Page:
It was a chance meeting with financial guru Suze Orman seven years ago that changed Deontae Murphy's life.
In October 2003, his mother, Dionne Murphy, brought him to New York from their home near Washington, D.C., as a present for his tenth birthday. While at Rockefeller Center, they ran into Orman.
"How much allowance do you get?" Orman asked him at the time.
"$10," he said.
"And if I told you that if you put it in the bank, the bank would pay you, what would you do?" she asked.
"I would put it in," he said.
He did, and so did his mother. She started investing in a 529 college fund for her son, based on Orman's advice.
The Murphys didn't have any further contact with Orman until a few months ago, when Deontae, now 17, entered his senior year of high school and started applying to colleges.
In the intervening years, his mother had managed to put away $570 a month so that his college fund now stood at more than $30,000. Deontae said he wrote an e-mail to "The Suze Orman Show" to let them know how much the advice helped. He will be the first one in his family to go to college.
To Orman, the Murphys' story illustrated what she said she has been preaching and writing about for years.
"Dionne is somebody who chose life over financial death," Orman said. "She is somebody who set her goal on the fact that she wanted her child to go to college, she did not want to get in credit card debt, she wanted to do it the right way and no one was going to stop her. She is living the American dream."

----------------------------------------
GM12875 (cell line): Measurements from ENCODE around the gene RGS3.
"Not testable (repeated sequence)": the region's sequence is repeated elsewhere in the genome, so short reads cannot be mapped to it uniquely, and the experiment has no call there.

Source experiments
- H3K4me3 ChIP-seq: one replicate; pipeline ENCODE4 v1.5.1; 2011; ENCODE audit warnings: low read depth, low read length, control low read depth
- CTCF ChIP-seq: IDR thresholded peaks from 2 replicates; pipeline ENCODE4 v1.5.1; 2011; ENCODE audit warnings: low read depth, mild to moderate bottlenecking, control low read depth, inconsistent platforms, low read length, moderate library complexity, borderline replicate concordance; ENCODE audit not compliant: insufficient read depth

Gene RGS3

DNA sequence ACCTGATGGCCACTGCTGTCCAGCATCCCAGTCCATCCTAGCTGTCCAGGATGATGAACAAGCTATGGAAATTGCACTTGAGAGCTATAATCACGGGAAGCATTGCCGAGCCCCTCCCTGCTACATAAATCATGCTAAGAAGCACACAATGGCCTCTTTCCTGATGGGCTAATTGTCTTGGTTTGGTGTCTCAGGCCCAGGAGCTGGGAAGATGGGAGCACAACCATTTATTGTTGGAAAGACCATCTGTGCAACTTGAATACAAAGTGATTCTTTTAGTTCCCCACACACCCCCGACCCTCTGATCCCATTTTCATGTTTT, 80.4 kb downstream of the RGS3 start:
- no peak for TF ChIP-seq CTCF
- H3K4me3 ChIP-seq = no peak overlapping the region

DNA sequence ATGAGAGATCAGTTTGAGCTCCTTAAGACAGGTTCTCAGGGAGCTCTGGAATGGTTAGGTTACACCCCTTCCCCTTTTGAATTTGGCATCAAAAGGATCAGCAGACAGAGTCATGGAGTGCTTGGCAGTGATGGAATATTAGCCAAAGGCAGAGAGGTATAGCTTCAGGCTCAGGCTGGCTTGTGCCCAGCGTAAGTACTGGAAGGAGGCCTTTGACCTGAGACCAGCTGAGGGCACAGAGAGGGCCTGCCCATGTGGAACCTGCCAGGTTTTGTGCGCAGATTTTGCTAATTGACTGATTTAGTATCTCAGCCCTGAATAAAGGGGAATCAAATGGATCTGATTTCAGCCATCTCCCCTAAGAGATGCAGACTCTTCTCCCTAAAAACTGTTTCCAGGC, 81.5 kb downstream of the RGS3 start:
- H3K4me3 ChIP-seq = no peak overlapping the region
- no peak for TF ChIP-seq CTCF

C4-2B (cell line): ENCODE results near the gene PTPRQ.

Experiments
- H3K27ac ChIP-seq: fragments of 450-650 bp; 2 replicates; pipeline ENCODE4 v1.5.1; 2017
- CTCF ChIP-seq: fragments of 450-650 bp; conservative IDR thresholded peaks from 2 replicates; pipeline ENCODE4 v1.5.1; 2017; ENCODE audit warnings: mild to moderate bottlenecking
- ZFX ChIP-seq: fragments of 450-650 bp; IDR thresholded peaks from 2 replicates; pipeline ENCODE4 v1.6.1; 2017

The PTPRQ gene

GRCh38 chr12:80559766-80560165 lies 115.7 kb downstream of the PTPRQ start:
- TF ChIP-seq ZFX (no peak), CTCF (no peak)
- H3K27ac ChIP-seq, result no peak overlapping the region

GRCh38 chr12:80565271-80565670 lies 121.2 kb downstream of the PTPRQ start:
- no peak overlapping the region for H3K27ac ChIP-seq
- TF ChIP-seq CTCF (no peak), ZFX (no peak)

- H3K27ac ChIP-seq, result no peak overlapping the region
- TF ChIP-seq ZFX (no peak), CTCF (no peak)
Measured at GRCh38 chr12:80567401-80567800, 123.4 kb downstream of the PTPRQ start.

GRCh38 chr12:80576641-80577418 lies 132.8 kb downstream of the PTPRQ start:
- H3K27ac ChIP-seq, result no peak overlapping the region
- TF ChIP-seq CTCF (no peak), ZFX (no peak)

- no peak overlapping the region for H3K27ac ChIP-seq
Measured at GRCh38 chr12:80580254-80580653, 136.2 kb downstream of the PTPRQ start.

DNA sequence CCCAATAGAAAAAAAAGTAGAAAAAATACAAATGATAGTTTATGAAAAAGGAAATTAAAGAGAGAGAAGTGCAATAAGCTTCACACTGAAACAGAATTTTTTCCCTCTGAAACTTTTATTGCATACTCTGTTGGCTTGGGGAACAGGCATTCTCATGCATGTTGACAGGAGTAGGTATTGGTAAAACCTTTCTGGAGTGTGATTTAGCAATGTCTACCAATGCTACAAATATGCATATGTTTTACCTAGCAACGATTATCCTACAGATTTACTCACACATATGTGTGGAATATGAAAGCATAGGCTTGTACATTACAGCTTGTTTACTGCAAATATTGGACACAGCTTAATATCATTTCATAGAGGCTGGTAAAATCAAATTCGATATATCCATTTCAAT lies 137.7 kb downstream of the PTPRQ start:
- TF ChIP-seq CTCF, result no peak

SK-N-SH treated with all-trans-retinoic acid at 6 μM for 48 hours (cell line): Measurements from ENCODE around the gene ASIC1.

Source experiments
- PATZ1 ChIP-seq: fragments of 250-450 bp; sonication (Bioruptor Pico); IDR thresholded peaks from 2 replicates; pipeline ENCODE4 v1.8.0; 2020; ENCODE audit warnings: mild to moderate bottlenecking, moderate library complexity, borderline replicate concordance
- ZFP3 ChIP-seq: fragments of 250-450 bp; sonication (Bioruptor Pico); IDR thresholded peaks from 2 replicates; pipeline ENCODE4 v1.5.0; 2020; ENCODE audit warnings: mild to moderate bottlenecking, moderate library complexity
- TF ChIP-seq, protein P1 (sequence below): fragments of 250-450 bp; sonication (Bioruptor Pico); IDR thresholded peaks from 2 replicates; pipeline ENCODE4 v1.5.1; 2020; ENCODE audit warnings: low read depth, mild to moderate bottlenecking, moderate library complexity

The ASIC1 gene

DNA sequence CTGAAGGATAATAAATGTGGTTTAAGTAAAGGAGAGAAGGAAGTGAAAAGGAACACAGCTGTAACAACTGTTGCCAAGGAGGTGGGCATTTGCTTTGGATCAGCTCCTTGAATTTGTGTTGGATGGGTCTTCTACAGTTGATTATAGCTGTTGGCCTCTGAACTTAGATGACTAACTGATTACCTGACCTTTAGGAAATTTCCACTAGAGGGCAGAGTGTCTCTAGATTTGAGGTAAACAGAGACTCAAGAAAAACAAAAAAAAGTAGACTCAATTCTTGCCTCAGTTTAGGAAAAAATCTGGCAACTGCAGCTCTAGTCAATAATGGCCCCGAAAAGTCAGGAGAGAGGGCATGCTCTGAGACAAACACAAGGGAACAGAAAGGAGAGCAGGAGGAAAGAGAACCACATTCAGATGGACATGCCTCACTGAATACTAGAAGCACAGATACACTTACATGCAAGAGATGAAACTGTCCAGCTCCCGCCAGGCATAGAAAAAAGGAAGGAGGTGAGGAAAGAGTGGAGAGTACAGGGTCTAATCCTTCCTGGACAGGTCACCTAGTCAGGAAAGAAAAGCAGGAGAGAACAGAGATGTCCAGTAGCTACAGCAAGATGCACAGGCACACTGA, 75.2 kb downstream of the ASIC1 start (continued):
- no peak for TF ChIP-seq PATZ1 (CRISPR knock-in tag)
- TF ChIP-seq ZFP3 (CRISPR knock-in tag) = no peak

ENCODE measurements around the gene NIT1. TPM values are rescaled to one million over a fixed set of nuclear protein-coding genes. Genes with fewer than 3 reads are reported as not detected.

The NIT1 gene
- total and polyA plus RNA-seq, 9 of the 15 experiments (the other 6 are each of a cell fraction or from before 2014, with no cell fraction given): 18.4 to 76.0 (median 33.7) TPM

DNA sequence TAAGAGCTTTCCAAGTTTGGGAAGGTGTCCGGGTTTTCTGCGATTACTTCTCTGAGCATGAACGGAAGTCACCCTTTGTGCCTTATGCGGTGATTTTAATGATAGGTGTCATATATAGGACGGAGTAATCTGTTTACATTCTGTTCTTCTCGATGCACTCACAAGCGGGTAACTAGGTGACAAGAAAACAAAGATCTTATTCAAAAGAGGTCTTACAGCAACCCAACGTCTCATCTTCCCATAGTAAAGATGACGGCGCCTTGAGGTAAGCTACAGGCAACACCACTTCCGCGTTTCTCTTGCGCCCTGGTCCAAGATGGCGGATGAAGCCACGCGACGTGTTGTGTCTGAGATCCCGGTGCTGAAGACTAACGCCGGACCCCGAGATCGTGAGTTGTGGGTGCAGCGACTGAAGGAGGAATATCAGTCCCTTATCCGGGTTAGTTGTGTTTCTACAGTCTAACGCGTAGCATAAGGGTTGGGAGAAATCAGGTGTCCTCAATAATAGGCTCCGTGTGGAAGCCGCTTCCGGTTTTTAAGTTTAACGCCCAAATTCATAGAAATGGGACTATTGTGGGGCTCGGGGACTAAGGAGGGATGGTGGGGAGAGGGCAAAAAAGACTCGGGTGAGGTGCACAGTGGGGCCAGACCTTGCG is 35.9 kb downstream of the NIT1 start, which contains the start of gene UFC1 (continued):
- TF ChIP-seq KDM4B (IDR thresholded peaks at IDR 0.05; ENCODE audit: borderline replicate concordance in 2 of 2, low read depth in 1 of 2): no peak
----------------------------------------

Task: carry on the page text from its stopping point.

In her 10th and most recent book, "The Money Class," Orman writes about the death of the "old" American dream, which was materialistic.
"It used to be more, bigger, best," she said. "Everybody in America started to define themselves by all these things they had around them. And all of a sudden it came tumbling down. So the old American dream has died, and that is a good thing."
A good thing, she said, because those values were false.
Orman said a new American dream is now emerging, rooted in reality. Family and responsibility have replaced the want for the biggest house on the block.
"It's a dream where you actually get more pleasure out of saving than you do spending," Orman said. "It's a dream where you live below your means but within your needs. You are not spending every penny, you are not impressing people. You are living a life where you can sleep at night and you are actually happy."
Orman predicts that up to 60 percent of Americans will be renters of their homes, not buyers, as the new American dream grows.
Buyers will put down 20 percent to purchase a home, she said, but only after they have accumulated that money as well as an eight-month emergency fund. They will take out 15- or 30-year fixed rate mortgages, not variable-rate or exotic loans. They will be working longer -- to age 67 or 70 -- rather than dipping into Social Security at 62.
In light of this financial revolution, Orman reversed some of her previous advice, particularly when it came to seniors investing their money.
Her rule used to be that as investors age, they should switch from investing in stocks to bonds. Now, she said, they "should invest in exchange traded funds or dividend-paying stocks that give you a high-dividend yield, because you have to get income for this money. You cannot just let it sit there."